We know a lot of businesses are transitioning to having their teams work from home due to concerns about COVID-19. I personally made the transition to working remotely in 2012, and have spent the last 8 years perfecting my routine.
Let me share what I know with you, so you can get more comfortable with a remote working routine while we each do our part to flatten the curve!
Allow Time For Socializing
It’s very easy to feel isolated when working remotely. If you’re not used to it, it’s easy to feel guilty for not trying to be constantly working. That’s going to hurt morale and burn you out, so schedule time in your day for checking in.
The good news is that it’s easier than ever to connect from a distance. We’re still having our morning huddle on Google Hangouts, and at TTI SI, we use a tool called MatterMost to chat and interact throughout the day.
Water cooler talk is important! Don’t be afraid to reach out for the interaction you need. A lot of people might be worried about “disturbing” others, but you need to ask for what YOU need.
Stay On Top of Your Tech
When I started working remotely, making tech work for me was a struggle. I was one of the first remote workers at TTI SI, and our home office wasn’t set up for instant communication. Now, we have TVs in all conference rooms that remote employees can hop onto for video conferencing, and we all use the communication tools I mentioned before to stay in touch.
It depends on the kind of work you’re doing, but almost everyone will need to handle a video call at some point.
You absolutely must be comfortable with your virtual tools. Use the features you have to make connections, like sharing your screen, having viewers raise their hands for audience participation, and recording sessions for future use.
Be prepared for glitches and failures, as best as you can. Make sure your work is backed up, and make sure you can communicate with your team on the phone if the Internet goes down briefly.
Adapt Your Communication Style
You know how you like to work, but what does your team prefer? Are they getting what they need? It can be a difficult transition to working from home, but some people are going to have a harder time than others.
Adjust your communication style to help your teammates feel comfortable. If you know a team member is more outgoing and loves interaction, take time to give them a phone call and check in. If your team is slow paced, make expectations and deadlines clear up front, and make sure they can reference them at any time as needed. Take rigorous notes in your meetings and send them as a follow-up so everyone has the information they need as soon as possible.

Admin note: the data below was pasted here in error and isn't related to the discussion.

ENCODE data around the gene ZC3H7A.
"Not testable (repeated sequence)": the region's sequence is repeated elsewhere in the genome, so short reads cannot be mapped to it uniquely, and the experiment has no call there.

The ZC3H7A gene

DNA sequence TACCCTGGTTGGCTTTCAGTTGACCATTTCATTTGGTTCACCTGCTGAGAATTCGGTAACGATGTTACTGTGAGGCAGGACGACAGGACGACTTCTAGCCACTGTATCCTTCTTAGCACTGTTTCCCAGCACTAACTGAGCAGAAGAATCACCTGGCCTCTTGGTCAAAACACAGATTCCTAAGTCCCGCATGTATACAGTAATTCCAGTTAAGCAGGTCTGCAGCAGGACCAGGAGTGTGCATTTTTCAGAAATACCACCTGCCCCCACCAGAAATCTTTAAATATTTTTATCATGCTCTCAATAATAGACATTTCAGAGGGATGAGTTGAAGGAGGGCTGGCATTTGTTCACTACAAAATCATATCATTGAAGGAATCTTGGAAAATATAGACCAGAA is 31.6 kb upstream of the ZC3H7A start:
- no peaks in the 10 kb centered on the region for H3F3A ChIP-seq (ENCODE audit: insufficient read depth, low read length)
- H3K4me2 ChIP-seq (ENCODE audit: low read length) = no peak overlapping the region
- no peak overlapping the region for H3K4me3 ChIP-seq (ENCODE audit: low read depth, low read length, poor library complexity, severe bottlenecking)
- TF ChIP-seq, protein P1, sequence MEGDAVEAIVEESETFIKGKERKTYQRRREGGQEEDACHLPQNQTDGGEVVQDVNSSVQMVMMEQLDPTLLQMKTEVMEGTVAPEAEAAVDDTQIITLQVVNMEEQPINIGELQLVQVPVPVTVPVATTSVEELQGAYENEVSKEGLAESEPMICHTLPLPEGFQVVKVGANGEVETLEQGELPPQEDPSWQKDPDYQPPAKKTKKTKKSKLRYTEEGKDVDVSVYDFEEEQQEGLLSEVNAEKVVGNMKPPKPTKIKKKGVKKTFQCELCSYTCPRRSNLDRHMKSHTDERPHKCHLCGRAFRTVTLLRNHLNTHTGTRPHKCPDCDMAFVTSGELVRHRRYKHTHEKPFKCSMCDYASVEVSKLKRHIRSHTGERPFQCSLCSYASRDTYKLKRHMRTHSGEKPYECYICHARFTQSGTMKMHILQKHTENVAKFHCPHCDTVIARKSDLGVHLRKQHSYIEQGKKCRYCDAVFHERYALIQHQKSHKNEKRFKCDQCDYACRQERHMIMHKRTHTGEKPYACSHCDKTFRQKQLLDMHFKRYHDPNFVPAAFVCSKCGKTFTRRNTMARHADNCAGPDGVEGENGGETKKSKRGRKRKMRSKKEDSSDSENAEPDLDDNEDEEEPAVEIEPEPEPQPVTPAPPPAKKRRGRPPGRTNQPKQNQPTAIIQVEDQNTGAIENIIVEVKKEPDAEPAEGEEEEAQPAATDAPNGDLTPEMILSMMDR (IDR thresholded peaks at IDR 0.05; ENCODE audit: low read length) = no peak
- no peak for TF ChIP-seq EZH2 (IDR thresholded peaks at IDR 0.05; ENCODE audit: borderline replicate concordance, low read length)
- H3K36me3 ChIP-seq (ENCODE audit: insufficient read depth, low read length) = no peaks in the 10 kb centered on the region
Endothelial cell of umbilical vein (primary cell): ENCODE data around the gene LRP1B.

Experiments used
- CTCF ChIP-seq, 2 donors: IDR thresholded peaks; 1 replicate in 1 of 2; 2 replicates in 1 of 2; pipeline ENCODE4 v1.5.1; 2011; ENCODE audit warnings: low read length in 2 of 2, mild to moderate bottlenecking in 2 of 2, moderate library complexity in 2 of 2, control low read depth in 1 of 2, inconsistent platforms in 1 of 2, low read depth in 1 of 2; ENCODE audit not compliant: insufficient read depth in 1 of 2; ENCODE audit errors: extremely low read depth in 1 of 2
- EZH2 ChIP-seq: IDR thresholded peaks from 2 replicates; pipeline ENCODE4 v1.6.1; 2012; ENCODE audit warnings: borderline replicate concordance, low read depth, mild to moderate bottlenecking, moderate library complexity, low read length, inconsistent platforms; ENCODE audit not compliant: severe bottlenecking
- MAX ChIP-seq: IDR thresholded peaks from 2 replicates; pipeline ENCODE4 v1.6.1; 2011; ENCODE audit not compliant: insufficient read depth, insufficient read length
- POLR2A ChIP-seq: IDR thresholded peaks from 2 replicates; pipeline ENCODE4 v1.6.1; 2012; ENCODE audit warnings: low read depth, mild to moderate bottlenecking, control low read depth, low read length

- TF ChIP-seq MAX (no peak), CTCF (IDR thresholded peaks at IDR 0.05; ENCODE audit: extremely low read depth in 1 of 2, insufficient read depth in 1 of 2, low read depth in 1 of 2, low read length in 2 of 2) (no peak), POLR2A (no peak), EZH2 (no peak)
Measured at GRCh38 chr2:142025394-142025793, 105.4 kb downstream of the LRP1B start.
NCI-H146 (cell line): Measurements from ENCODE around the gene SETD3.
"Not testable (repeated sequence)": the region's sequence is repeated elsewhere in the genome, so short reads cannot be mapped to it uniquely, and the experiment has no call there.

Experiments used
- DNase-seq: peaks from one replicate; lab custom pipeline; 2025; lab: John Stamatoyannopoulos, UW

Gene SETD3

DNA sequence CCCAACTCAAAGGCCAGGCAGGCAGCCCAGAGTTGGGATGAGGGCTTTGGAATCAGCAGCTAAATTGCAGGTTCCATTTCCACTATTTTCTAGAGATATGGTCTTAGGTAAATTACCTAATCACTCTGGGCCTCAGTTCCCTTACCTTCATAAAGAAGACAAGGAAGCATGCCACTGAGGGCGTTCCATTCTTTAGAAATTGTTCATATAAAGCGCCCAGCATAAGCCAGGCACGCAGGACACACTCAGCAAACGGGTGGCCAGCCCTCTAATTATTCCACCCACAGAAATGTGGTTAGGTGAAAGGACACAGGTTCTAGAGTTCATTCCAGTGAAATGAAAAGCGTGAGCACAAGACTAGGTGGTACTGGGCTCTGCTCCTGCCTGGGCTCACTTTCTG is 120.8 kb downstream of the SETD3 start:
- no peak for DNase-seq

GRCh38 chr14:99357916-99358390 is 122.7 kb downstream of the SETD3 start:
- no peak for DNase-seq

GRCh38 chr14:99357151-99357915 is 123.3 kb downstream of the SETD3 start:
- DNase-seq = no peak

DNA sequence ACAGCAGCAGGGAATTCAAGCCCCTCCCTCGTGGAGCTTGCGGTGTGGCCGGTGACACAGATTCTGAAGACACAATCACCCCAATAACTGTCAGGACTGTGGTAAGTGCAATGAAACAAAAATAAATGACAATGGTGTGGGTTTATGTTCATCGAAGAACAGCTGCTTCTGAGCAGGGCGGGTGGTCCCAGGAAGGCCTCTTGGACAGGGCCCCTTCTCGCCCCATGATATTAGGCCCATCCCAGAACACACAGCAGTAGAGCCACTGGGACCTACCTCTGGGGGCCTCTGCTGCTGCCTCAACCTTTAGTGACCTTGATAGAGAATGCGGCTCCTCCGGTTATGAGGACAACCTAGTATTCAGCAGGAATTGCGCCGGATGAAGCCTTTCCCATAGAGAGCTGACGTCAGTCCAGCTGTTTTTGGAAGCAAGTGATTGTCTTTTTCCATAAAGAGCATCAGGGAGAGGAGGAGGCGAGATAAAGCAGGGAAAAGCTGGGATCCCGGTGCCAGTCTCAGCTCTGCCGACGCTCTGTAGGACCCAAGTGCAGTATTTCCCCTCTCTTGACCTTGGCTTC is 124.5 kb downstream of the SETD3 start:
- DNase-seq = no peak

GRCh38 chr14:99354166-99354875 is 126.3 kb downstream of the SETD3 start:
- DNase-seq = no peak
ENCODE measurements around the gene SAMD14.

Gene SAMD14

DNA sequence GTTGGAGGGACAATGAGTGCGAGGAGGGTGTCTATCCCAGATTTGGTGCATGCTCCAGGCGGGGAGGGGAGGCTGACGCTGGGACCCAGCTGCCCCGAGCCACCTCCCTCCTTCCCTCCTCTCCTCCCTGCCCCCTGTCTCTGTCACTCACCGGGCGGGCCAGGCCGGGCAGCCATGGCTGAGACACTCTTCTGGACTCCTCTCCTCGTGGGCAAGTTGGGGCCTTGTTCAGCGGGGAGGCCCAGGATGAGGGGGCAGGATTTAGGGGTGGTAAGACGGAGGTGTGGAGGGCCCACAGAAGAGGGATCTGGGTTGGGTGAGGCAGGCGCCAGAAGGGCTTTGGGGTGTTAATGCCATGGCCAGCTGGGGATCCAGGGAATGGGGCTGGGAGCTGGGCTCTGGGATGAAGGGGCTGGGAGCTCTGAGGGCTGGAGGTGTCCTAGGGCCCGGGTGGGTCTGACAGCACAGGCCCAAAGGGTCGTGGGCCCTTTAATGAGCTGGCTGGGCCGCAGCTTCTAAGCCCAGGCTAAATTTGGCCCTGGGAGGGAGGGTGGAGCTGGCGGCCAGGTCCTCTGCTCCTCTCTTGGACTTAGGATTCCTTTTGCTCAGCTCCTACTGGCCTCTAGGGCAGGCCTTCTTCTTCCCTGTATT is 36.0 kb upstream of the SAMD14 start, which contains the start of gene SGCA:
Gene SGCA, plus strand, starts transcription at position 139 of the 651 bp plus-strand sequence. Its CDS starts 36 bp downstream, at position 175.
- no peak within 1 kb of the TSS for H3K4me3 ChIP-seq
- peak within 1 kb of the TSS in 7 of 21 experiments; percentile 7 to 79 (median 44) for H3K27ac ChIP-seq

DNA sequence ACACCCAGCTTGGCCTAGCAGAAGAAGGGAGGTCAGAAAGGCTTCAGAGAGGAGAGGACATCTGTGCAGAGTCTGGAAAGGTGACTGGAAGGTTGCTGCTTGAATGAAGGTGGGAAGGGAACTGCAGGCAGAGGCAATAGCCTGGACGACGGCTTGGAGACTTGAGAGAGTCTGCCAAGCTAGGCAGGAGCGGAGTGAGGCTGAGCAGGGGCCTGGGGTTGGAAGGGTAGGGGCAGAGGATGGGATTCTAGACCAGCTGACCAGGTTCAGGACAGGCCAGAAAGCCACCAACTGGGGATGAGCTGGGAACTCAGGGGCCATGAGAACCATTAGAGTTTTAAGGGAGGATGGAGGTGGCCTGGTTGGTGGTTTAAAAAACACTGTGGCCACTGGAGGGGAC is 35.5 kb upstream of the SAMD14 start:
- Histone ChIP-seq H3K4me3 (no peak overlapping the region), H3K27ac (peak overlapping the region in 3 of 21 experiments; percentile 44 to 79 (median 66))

You can help alleviate the discomfort at this temporary shift, and your team will appreciate it.
Set Habits, Now
It might be tempting to stay in your pajamas, but you need to create a working from home routine as soon as possible. Try to dress for work, put on makeup if that’s normally part of your routine, and get up at the same time as you normally do.
This routine will help you feel comfortable and more productive. I have a designated room just for work, and I make sure to ‘log off’ and close the door when the work day is done. It’s tempting to work through the whole day and night, but we’re trying to avoid burnout, right? Don’t let that happen. Even eating at the same time away from your work is a good idea. Drink your regular cup of coffee, physically step away from work when the day is done, and make sure you’re resting!
Work From Home, Thrive From Home
I hope I can save you some worries with these tips. Working from home long term isn’t for everyone, but it’s wonderful for my lifestyle and helps me fulfill my driving forces! (I have a very high Harmonious driver and wasn’t cut out for desert life.) Now, I get to do what I love while enjoying the mountains and greenery of Southern Oregon.
Follow these tips, take a deep breath and remind yourself that this transition is temporary. Working from home can be fulfilling and productive!